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The City Council Needs to Properly Fund the Office of Attorney General

Considering that three-quarters of DC voters last November elevated the Office of Attorney General (OAG), headed by an independently elected AG, to be co-equal with the Office of the Mayor and with the City Council, it is now time that said office be properly funded in order to allow it to more effectively function and fully carry out its responsibilities and initiatives for the benefit of the citizens.

Currently, the OAG’s funding is a mere one percent, or so, of the District’s budget; clearly, this is inadequate in light of that office’s enhanced mandate and scope. Attorney General Racine, however, has proposed a solution.

DC law now requires that any and all monies received as a result of judgments from lawsuits and other legal actions brought by the AG must be transferred to the District’s general fund to be allocated through the standard appropriations process.

We prefer the AG’s idea that up to $20 million collected annually as a result of the OAG’s work –- the kinds of dollars that we know politicians always salivate over as unanticipated windfalls and thus easily diverted for their pet projects –- instead be retained by the OAG so to make possible the re-establishment of the former consumer protection fund and to, as stated its fiscal year 2016 budget submission executive summary document, “pay for an additional 75 lawyers, support staff and technology to investigate and pursue companies and individuals suspected of defrauding city residents.”

And if anyone thinks that $20 million is “pie in the sky” fantasizing, it should be noted that the OAG’s Consumer Protection Section, even with its currently small staff, has so far since the first of October succeeded in obtaining a $21.5 million settlement against Standard & Poor’s; upwards to an additional $90 million is anticipated from its proceeding against online hotel services.

And should skeptics think that allowing the OAG to retain these funds derived from its success in obtaining judgments and settlements on behalf of us would amount to nothing more than creating some big slush fund to be created with no oversight, we are not be one of those skeptics.

Attorney General Racine may be a political being given that he is an elected official, but he is not one to wallow in cash largesse; he has an admirable record already of careful fiscal management as evidenced by his having returned to the District’s coffers over half of the $150,000 allocated by the City Council for transition expenses following his election. After all, he comes out of a private sector business background having been the managing partner of a 600-attorney law firm with a $350 million plus budget.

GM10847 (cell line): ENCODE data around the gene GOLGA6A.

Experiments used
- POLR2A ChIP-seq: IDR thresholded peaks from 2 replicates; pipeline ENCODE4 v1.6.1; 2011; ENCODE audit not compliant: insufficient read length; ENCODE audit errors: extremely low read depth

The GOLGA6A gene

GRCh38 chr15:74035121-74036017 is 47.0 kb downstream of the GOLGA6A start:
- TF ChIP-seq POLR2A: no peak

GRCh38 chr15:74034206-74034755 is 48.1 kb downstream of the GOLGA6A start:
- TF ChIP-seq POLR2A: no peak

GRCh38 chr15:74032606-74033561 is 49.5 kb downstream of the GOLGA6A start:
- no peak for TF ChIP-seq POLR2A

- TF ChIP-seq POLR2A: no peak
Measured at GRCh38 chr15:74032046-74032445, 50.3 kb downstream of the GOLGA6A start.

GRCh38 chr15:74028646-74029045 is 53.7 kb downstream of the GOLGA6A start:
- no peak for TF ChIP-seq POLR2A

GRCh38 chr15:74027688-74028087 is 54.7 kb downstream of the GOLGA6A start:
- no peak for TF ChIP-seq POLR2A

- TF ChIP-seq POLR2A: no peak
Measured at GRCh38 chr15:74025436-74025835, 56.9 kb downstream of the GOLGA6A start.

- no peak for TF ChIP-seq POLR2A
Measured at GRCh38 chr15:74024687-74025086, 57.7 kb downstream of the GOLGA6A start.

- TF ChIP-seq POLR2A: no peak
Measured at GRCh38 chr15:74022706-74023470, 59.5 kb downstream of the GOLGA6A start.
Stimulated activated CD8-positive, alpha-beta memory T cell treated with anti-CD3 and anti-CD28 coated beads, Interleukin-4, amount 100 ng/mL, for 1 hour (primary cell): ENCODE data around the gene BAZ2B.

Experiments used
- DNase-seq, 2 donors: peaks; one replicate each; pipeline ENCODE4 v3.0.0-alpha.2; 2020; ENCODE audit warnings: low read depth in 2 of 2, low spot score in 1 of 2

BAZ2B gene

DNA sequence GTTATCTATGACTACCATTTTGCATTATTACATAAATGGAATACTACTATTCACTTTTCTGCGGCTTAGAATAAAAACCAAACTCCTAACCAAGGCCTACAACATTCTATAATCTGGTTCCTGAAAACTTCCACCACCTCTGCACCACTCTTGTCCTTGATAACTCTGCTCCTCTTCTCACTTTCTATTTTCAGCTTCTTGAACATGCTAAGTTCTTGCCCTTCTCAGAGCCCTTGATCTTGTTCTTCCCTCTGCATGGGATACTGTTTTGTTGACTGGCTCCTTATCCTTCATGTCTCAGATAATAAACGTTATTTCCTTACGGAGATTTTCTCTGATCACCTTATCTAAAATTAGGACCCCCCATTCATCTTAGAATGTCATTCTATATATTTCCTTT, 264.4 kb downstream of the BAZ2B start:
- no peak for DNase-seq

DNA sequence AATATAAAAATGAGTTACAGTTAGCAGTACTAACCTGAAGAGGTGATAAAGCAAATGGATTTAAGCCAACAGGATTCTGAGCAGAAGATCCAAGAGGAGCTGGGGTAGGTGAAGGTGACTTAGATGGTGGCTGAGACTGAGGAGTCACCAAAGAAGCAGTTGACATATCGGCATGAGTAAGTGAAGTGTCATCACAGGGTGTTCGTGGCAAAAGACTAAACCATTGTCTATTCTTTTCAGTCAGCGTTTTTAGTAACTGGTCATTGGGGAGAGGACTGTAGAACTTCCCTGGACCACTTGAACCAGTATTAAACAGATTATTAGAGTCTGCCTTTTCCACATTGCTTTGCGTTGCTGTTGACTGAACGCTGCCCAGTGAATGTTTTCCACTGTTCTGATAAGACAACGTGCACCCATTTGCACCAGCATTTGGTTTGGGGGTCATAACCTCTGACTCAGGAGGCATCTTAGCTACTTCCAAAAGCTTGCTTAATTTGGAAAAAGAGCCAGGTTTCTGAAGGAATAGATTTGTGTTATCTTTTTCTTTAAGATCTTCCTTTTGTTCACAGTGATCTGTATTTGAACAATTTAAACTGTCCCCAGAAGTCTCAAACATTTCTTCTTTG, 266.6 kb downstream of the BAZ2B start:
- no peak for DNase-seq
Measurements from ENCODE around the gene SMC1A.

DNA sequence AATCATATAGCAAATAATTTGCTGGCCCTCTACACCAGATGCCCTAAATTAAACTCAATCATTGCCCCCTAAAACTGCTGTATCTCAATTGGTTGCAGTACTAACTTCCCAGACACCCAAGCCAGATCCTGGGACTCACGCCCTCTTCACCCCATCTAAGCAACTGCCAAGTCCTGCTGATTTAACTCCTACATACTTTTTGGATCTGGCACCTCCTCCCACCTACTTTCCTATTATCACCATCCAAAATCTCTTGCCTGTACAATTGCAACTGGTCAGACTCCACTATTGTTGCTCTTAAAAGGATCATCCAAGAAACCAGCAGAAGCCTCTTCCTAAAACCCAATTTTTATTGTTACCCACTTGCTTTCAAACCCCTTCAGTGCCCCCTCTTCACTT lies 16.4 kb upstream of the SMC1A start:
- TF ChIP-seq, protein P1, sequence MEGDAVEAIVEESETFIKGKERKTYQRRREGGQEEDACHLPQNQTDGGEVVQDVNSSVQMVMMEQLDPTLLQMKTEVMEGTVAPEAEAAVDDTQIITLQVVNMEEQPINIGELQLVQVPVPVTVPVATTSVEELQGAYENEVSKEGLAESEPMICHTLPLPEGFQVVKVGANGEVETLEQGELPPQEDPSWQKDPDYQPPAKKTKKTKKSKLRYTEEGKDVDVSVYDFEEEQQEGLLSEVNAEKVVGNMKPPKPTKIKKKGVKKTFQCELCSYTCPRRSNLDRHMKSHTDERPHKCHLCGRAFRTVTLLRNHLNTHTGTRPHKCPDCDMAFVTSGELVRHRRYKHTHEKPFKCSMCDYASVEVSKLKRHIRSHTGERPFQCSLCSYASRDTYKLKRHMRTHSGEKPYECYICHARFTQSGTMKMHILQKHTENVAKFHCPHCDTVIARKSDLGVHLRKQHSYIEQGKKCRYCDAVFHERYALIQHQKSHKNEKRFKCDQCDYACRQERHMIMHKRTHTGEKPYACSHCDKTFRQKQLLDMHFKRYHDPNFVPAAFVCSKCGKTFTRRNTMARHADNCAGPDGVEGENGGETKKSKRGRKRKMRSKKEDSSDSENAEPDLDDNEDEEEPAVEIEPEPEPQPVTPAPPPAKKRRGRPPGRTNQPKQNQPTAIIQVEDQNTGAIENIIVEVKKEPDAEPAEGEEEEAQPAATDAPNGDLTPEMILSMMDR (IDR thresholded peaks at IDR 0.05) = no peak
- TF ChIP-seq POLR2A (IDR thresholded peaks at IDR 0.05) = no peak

More importantly, though, is the AG’s vision for what some key priorities of his office are to be, and for which he did promise DC voters would be an important and serious focus: “Consumer Protection and Community Outreach; Affordable Housing Protection and Enforcement; Public Safety and Criminal Justice, Protecting Children and Families, and Juvenile Rehabilitation; and Protecting Taxpayers, Workers, and Enforcing Honest Government.”

These priorities are clearly not only desirable, but urgent, and we are impressed that they are at the top of the AG’s “to do” list. His succinct articulation of their importance is included in the budget submission executive summary noted above, and to provide our readers with an example of what favorably has caught our attention, we share his statements from two of the four outlined priority areas:

“The Consumer Protection and Community Outreach Initiative will increase OAG’s capacity to protect residents by going after and prosecuting unscrupulous persons and businesses that choose to disregard applicable District and federal law and prey on the District’s most vulnerable residents. The investments in this initiative will allow the Attorney General to enforce District laws by materially expanding OAG’s capacity to investigate and prosecute. . . . The community outreach unit will ensure that OAG is attentive to the needs of the community and is accountable to the District residents.

“Mayor Bowser and the Council have prioritized the need for the District to be a national leader in the provision of affordable housing. OAG’s Affordable Housing Protection and Enforcement Initiative will support this priority and more vigorously protect the rights of homeowners and tenants. This initiative will fully enforce the Tenant Opportunity to Purchase Act and the District’s requirements for set-asides for affordable housing. The new staff will safeguard residents against predatory tax lien and reverse mortgage practices. . . . [M]ore must be done to help low- and moderate-income residents maintain their residency in the District of Columbia.”

None of what the AG has put forth for the benefit of all District citizens will be possible unless the Council enacts the change in the law needed to allow for the OAG to retain funds and to then agree with allowing retention of up to $20 million. We are disappointed that the Mayor seemingly did not understand how this would be of great benefit for the common good. We urge the members of the Council to support the AG’s proposal on behalf of the voters.